Just 37 seconds into its inaugural flight, the rocket — which cost $7 billion and 10 years to build — veered off path and began to disintegrate, causing the self-destruct mechanism to trigger two seconds later. Fiery ruble soon fell from the sky, scattering across the swamps of French Guiana.
After a public inquiry, it was determined that the team's decision to repurpose code from the Ariane 4, without updating the necessary values and verifying their underlying assumptions, caused the failure.
In total, the incident cost over $370 million in damages and delayed our understanding of the Earth's magnetosphere by nearly four years.
Willie Conrad once worked for a company that hosted content for large media brands. By using "canned" searches stored in a MySQL database, his team made it possible for visitors to see tailored content based on the landing page they originally viewed.
When it came time to update the queries, Willie exported the records as a CSV file and processed it offline to generate the necessary updates.
"You should have seen me go," said Willie. "I was in my element — My fingers danced over the keyboard, frantically tapping out `grep` and `sed` commands like some kind of underground elite hacker, about to dazzle the world with their speed and cunning after breaking in to the world's most secure missile-defense system. The keyboard was nearly overheating from the frenzy. I thought of every conceivable little detail. Single and double quotes in the query string? No problem. Full UTF-8 support? You bet. Proper special character escaping? Please."
Willie wanted to double-check that everything looked right. The only problem was that there were tens of thousands of queries. So, he looked at a representative sample.
"I found just one little oversight," said Willie. "The very first row of my CSV file had the *names* of the columns, instead of the actual data."
To fix the error, Willie produced an update statement. He never intended for it to run, of course. After all, that would destroy every query in the database!
Willie confidently deleted the first row and then proceeded with the update.
Soon after, Willie received a slew of emails that suggested the wrong content was being served on client websites. Plumbing videos showed up on a gardening site. Investment advice appeared in the place of recipes. The emails kept coming, and his team soon realized that all the queries were set to the literal string, "QUERY" — despite the fact that Willie had deleted that top row.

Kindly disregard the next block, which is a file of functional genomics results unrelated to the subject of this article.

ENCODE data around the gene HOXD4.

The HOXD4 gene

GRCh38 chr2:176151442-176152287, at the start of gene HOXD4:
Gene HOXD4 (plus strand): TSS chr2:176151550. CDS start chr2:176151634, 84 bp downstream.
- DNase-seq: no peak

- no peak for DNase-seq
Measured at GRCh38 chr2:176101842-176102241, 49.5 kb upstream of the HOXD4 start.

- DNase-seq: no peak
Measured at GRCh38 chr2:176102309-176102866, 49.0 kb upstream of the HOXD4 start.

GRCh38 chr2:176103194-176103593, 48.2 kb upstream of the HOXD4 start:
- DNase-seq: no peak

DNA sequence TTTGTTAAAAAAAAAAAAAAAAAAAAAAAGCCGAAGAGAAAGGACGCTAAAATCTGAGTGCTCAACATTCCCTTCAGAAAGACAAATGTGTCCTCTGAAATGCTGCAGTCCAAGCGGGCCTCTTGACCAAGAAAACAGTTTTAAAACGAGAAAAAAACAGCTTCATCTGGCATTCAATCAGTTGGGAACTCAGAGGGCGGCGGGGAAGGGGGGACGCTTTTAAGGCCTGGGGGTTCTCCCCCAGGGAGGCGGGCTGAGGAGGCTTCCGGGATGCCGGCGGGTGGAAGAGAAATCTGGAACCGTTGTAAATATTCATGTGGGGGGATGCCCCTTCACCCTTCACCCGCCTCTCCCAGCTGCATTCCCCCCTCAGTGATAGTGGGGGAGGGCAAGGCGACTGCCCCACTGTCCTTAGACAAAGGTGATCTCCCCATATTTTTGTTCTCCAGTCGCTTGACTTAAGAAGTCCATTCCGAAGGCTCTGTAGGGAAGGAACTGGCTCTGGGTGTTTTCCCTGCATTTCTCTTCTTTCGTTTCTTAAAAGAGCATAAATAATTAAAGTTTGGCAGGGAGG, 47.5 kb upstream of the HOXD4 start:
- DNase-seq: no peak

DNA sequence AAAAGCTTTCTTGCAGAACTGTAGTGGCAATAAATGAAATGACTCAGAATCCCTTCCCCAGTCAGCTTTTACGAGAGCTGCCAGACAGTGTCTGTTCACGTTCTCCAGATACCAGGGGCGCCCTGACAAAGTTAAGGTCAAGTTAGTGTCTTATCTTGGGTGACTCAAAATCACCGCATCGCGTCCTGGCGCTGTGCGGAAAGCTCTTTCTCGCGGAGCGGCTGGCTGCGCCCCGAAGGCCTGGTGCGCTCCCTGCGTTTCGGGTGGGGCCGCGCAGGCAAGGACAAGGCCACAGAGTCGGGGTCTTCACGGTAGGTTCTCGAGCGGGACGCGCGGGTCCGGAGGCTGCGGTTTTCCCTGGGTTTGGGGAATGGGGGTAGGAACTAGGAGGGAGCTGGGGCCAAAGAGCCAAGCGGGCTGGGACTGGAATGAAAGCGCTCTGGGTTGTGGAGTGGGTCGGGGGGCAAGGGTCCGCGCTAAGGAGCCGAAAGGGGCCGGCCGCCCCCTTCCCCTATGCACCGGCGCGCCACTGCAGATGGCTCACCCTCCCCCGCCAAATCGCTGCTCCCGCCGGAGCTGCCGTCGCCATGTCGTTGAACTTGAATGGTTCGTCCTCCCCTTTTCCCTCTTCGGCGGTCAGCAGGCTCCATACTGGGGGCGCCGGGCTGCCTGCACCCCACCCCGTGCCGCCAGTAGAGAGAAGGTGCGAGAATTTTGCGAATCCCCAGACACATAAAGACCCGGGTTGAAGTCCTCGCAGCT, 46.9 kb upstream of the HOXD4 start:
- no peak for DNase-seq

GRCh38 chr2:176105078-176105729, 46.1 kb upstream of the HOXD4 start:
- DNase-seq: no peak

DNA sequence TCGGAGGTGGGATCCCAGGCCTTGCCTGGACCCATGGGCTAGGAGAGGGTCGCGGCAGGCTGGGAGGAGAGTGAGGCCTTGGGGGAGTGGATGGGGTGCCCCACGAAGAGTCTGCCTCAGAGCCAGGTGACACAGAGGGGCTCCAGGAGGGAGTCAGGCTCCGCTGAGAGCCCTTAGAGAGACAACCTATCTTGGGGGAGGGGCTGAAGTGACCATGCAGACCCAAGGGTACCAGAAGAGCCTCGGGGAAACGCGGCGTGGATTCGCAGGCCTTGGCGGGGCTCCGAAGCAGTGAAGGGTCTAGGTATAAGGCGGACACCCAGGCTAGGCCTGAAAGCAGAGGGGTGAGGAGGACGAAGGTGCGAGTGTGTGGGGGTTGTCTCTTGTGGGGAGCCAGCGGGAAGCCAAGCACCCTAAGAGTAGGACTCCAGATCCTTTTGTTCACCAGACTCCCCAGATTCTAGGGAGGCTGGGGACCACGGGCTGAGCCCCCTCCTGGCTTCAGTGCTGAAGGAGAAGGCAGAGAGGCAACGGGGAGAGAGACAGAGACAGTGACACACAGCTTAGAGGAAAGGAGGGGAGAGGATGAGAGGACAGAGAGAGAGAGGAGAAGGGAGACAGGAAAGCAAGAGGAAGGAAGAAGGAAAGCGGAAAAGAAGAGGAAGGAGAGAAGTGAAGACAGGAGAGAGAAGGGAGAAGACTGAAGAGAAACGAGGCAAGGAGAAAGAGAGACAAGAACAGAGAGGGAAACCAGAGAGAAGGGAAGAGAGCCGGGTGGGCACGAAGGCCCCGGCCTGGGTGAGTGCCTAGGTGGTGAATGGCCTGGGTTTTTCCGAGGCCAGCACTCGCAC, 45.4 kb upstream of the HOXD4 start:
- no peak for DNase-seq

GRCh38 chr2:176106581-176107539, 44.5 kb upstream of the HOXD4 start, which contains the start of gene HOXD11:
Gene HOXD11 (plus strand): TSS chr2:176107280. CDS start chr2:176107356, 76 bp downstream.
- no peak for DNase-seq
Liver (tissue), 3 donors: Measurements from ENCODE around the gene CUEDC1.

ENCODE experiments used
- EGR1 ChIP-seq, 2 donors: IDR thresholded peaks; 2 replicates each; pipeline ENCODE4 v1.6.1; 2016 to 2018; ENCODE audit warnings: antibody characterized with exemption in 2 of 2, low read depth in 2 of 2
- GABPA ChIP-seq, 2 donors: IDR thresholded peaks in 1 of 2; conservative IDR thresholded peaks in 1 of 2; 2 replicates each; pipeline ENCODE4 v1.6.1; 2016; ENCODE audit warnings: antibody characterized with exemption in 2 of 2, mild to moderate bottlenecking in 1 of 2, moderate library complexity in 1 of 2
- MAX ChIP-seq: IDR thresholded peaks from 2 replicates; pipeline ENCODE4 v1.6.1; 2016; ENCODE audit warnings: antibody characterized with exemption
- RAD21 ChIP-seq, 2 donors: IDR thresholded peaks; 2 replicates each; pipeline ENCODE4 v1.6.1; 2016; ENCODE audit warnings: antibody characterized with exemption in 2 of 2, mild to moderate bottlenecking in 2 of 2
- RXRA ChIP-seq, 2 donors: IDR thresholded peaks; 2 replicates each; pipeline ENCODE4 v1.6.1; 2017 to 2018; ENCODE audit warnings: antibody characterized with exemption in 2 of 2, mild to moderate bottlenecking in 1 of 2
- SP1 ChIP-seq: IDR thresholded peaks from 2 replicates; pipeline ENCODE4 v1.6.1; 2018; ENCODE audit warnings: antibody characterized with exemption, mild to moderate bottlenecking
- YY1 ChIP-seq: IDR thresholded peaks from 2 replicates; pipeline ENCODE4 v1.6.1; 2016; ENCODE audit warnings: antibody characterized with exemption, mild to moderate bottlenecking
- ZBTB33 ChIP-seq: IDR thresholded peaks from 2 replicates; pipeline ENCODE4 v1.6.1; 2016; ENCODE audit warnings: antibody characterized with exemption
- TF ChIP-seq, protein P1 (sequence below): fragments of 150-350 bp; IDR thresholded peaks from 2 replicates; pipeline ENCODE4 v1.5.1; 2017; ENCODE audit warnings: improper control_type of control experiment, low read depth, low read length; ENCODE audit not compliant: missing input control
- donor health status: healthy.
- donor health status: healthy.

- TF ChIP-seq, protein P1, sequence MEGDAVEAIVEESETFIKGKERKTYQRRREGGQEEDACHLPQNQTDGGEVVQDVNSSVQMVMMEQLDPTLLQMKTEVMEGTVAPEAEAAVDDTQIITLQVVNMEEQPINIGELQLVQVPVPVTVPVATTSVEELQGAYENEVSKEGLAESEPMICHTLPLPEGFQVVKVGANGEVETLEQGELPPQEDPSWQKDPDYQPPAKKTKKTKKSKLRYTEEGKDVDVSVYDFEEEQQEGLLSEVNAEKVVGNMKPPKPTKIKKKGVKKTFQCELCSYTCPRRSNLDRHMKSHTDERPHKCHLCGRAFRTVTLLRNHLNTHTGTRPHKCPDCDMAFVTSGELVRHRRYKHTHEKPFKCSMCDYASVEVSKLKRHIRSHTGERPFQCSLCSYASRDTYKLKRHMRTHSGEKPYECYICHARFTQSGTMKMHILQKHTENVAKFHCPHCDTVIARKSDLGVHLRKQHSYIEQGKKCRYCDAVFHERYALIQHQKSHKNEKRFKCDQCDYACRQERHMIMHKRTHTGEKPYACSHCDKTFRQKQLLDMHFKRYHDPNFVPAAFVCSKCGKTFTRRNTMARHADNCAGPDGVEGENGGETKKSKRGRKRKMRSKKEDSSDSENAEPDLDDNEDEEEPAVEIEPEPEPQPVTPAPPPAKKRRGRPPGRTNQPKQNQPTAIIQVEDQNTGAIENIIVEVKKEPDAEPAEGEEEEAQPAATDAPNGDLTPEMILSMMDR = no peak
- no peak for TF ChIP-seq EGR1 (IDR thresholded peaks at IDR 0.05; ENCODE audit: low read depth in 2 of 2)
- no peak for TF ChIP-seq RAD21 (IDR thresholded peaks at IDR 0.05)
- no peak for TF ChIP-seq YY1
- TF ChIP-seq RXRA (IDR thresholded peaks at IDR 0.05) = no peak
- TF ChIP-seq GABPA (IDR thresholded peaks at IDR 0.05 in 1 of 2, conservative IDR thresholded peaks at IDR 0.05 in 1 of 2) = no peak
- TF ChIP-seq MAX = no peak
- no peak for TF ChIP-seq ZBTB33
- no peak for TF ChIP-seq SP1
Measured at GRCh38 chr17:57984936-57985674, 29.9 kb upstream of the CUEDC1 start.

"It was total chaos," said Willie. "I had just destroyed every single landing page, for every client in our system."
Bewildered about where he went wrong, Willie began to investigate. He discovered that the CSV file had not one but two sheets. While he had deleted the first row from the first sheet, he had neglected to delete the first row from the second sheet — causing all hell to break loose.
From this experience, Willie came to appreciate disaster recovery drills, which make restoring from a backup faster and less error-prone. He's also (understandably) more cautious about leveraging text processing hacks.
Historically, QA teams have been undervalued, regardless of whether they fail or succeed. If they fail, developers assume that flawed code is inevitable. If they succeed, developers never see the costly mistakes their testers have prevented. In either scenario, even the most well-intentioned teams can underestimate the importance of testing.
But these terrifying tales demonstrate that it's critical to prevent bugs from escaping into production. If history has taught us anything, it's that the mantra "always be testing" is relevant whether you're motivated to reduce business risk, keep your job, make your users happy, or conserve valuable resources.
Pushing to prod without testing. Shipping untested code generated by ChatGPT. Bad OpSec hygiene. We all know it happens, but to what extent? We surveyed 500 developers to find out.
Front-end testing is a critical part of any software testing strategy. Keep reading to learn what front-end testing means, how it works, and why it's so important.